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Tips on Using Brown Fat For Weight Loss

Brown Fat, the Cold, and You: How to Make Your Fat Burn Calories

Not all body fat is created equal, at least according to two new studies reported by the New York Times last week. One study found that brown fat burns calories "like a furnace" when you're cold, and another found that regular white fat can be converted into calorie-burning brown fat while you exercise.

The first study found that brown fat burns glucose as well as other stores of fat when its own are depleted in order to keep the study participants warm. The other study found that in mice exercise creates a hormone that may be turning those dangerous white fat stores into fuel-burning brown fat. These studies aren't the first to identify the seemingly magical properties of brown fat. Brown fat has been known for years to be a calorie-torching element found mostly in those who are leaner, younger, or women (compared to older or obese people or men).

More research is necessary to see just how brown fat can help promote weight loss, but even so, by making a few simple changes you can take advantage of the findings. How can you possibly increase your own store of brown fat? Read on for some metabolism-boosting tips.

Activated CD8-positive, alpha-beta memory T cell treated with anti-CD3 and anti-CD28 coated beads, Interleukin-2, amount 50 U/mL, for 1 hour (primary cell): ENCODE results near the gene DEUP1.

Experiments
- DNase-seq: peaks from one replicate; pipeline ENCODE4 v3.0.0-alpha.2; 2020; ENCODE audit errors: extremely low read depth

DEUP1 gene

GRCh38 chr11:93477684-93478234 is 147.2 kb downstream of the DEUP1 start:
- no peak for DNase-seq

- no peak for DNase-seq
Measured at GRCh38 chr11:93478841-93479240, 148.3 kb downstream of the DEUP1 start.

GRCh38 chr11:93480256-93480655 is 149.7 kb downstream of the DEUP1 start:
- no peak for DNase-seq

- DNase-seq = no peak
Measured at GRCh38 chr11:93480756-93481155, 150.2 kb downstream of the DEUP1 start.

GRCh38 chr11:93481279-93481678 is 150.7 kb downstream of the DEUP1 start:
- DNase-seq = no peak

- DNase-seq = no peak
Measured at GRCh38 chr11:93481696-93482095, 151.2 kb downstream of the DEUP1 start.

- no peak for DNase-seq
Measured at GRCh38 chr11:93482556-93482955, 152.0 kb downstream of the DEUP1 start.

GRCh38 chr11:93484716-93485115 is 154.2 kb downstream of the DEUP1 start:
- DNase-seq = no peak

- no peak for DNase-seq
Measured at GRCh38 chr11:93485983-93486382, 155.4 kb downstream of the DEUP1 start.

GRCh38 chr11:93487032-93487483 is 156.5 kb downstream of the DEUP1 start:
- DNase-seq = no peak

Turn down the heat: A recent study found that Americans who used their heaters more weighed more than their colder counterparts. The study found that temps in the low 60s are perfect for activating calorie-burning brown fat as a way for your body to keep you warm, but the increase in the use of central heat means many people don't experience cooler temperatures for very long. Before you turn the thermostat dial up on the next chilly day, let your brown fat work for you (if you're still cold, try warming up by doing heartbeat-raising exercises like jumping or push-ups instead of increasing the thermostat temp).

Exercise in the cold: If brown fat is activated both when you're cold as well as when you exercise, why not do both? Shivering burns 200 calories for 30 minutes, and a study found that exercising in the cold can burn 13 percent more calories than exercising in room temperature. But that's not to say that you should be uncomfortably (or dangerously) freezing just for a few extra calories burned. Even when you're bundled up appropriately, you'll still be able to find the effects of brown fat when the temperatures are low. And you'll also be able to use resistance from the wind or snow to up your exercise's effectiveness. So when you can (and if it's safe), take advantage of the outdoor temps and move your workout outdoors.

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